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Deer season has ended so I figured I wouldn't bother the hunters or get shot if I went back to the creek.  Clearly others had been working some of my favorite spots, there were new pieces of screening rolled up and deposited nearby.  Most kids are looking for big, but seem to be few interested / obsessed (more interested in games on their phones). The day was cold (the cold water, which is up, was warmer than the air.  Lots of tiny freshwater shrimp/ mysis and bright red (freshly shed?) crayfish.  Found the usual, though not many drum teeth, lots of sand shark (one seems a bit thick and heavier than usual?) and lots of broken angel shark, spikes and ecphora pieces.  No cowshark, will try again!  There's a broken tiny sand dollar-like piece near the penny (I had posted a whole one before). Will post a picture on the ID section along with a broken tooth I don't recognize.

 

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Fossildude19

Some of those teeth are in nice condition. 

Thanks for the report. :) 

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Yes, some very nice quality teeth there! :)

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I like that teeny weeny mako!

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Thanks everyone! @fossildude   Went back today, water's still high.  Sifted a lot and at least came up with two partial cowshark teeth and a dozen drum teeth.  Also a lower mako/white?  More angel shark teeth and lots of sand tiger spikes.   

 

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Nice finds! I always love finding cow shark teeth, broken or not. What geologic formation is exposed here, may I ask?

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It's Miocene, probably similar to the Calvert Cliffs Area and Maryland and Virginia park beaches.  I think it was a nursery area, most of my teeth are small relative to the average at local beach spots.  The creek bed may be mixed Miocene by geological age on what washes out.  Tiger shark teeth are rare and often worn more than my "usual" sand tiger spikes.  Makos are also generally small.  Never found a meg in this creek (but the kids found several 30 years ago).  The top photo was in a spot that was mostly sand, shell bits and shells.  The bottom photo was from a spot five feet away which was mostly fine gravel and more gray mud; I've noticed (as on these two trips) I tend to find more drum teeth (and verts) mixed with gravel and more angel shark teeth in the shell bit areas, probably they wash out differently by weight and shape.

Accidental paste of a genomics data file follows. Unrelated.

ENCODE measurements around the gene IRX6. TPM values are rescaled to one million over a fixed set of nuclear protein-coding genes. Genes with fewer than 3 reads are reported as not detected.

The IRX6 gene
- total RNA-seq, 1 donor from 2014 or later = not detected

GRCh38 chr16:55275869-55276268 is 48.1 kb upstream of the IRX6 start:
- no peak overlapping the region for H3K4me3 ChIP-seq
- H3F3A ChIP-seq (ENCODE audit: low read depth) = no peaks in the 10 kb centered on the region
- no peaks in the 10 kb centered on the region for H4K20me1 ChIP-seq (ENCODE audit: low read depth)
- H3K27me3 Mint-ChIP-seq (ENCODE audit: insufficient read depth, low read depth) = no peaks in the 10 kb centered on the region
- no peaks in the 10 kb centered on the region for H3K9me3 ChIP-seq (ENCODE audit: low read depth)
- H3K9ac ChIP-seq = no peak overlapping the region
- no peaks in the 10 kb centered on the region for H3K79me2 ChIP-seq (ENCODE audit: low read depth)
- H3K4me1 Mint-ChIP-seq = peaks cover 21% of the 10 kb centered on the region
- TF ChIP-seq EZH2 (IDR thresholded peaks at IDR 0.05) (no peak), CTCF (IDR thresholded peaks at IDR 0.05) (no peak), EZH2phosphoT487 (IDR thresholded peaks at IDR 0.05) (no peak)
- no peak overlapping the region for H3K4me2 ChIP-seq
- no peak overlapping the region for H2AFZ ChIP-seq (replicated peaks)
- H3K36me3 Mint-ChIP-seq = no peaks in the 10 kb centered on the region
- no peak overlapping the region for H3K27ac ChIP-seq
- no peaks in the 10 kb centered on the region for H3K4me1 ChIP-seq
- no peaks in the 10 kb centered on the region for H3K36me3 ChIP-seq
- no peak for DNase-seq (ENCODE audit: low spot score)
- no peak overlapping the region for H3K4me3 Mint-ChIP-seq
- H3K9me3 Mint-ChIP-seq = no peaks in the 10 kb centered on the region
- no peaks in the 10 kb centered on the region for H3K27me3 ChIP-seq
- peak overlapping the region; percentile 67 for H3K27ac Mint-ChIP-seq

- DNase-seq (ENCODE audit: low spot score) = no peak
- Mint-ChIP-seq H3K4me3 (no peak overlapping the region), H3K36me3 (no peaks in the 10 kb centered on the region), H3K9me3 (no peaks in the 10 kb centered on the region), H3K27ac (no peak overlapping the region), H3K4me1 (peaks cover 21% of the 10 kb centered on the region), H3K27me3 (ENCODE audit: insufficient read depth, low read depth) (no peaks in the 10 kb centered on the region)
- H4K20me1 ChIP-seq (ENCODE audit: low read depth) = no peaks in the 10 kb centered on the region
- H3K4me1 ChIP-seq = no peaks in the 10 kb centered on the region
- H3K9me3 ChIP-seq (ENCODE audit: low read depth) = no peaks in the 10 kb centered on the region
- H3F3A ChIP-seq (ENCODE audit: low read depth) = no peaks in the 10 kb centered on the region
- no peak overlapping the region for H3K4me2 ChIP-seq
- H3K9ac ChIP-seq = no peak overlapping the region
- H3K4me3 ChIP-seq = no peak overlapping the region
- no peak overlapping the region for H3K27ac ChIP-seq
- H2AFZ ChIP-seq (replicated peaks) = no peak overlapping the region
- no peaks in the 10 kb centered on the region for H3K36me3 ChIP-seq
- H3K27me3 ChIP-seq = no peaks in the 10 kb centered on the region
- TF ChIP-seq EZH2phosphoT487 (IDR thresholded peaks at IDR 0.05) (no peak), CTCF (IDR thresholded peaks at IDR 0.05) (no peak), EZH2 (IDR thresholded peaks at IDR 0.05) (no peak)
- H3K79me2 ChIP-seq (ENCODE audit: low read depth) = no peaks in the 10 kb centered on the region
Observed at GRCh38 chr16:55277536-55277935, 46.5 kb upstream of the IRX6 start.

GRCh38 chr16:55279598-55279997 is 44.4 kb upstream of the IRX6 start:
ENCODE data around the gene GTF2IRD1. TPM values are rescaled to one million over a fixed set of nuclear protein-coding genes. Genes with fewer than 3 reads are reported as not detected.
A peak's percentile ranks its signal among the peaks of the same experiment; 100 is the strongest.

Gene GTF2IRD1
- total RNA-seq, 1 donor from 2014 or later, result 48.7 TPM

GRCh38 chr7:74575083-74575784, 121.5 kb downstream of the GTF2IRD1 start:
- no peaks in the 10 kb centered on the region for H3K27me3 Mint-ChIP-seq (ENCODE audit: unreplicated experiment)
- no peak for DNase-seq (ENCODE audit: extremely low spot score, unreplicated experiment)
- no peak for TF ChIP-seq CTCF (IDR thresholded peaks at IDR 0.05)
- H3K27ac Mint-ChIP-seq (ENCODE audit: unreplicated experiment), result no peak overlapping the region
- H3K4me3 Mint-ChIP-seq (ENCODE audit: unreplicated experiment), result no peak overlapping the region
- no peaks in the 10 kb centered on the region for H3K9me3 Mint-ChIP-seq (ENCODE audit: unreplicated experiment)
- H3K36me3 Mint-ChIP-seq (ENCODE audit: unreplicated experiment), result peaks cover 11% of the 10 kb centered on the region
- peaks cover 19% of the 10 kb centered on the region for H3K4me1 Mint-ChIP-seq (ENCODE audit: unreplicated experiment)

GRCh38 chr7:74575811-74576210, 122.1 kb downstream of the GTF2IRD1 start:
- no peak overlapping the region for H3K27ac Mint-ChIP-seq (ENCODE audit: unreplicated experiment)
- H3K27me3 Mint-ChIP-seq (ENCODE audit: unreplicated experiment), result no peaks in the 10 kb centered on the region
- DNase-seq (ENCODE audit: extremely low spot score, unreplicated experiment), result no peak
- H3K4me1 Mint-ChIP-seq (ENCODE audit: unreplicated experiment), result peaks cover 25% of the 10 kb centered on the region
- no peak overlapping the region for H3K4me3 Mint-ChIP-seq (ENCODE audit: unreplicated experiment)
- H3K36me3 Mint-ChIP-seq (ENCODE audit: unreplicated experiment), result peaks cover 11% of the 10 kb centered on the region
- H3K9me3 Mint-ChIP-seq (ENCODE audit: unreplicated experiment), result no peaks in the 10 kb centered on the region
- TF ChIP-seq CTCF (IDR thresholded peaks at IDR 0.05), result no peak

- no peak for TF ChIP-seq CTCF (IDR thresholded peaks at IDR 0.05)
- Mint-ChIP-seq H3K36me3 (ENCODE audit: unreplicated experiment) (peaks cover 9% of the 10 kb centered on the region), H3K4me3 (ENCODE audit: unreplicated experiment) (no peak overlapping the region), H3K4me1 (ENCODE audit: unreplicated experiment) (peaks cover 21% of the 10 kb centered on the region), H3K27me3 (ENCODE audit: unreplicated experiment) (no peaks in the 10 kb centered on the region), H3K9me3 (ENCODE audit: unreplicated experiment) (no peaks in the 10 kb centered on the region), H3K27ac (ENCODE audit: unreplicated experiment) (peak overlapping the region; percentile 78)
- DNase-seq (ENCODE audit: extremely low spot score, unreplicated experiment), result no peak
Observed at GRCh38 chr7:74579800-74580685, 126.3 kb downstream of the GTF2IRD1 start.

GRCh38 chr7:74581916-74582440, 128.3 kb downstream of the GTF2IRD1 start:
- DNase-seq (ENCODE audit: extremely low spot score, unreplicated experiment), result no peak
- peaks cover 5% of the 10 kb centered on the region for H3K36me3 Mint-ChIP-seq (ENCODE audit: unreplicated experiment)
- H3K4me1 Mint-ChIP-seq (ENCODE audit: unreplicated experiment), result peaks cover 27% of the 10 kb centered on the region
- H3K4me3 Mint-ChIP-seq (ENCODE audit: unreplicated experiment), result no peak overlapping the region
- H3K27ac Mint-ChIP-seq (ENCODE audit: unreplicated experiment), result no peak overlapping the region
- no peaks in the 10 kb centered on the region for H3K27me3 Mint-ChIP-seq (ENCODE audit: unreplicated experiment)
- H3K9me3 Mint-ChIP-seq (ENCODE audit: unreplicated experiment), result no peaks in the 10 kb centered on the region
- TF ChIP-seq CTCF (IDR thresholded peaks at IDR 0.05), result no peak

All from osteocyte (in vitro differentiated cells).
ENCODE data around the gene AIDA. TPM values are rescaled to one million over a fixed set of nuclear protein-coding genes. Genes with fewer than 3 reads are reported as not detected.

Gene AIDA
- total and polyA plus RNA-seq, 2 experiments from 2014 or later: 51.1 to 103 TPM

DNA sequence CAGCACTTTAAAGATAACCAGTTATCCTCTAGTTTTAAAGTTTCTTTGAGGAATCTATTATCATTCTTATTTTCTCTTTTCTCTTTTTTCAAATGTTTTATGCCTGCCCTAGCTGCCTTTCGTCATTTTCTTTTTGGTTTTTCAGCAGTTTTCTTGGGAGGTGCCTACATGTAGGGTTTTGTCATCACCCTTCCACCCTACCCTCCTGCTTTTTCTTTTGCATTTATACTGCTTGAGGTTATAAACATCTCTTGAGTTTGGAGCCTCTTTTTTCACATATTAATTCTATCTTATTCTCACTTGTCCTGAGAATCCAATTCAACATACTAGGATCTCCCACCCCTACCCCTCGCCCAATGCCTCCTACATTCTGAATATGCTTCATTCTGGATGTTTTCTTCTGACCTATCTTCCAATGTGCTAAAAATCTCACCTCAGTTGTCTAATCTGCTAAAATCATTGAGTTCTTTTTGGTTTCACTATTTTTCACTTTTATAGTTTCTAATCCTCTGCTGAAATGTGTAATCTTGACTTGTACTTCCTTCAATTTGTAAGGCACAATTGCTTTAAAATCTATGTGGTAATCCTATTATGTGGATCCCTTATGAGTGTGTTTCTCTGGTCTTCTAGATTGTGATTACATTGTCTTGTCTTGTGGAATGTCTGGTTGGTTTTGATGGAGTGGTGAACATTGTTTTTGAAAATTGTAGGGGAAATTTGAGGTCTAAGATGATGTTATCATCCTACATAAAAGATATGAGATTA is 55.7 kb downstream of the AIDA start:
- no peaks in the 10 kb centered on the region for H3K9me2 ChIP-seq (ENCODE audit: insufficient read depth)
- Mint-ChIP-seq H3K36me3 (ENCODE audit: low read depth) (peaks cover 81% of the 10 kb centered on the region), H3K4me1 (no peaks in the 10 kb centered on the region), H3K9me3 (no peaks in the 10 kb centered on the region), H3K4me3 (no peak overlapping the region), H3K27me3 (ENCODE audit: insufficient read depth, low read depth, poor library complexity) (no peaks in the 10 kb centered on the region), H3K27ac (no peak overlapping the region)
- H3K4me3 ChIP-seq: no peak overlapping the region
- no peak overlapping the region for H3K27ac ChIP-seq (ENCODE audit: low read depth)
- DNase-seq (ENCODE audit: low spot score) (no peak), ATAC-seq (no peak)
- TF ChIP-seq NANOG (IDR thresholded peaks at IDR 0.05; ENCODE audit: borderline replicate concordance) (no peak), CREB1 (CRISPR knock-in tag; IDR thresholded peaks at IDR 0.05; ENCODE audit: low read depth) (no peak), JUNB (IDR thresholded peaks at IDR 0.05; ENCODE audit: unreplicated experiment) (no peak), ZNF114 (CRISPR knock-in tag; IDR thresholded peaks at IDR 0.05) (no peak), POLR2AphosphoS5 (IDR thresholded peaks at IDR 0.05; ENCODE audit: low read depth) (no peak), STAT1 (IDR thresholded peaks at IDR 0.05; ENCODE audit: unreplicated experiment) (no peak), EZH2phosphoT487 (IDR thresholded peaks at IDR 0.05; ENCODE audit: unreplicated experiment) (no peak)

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The small size of the teeth is due to sorting. If your digging look for coarser sand and gravel for bigger teeth. Same goes for surface collecting I suppose. Not saying things can't be of mixed sizes just saying that sorting tends to segregate things of similar size.

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On 1/11/2019 at 5:27 AM, Plax said:

The small size of the teeth is due to sorting. If your digging look for coarser sand and gravel for bigger teeth. Same goes for surface collecting I suppose. Not saying things can't be of mixed sizes just saying that sorting tends to segregate things of similar size.

There are several deep holes now in the creek with bigger shells accumulated.  When the water drops I'll try to screen some of those spots.  With the snow I expect to get my feet wet in the cold water but heavy wool socks keep them reasonably warm.

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Am just far enough south (Pender Co., NC) to not worry about that often. Last year being one of the exceptions. I hate the white stuff. shuts the entire place down here if we get even a dusting

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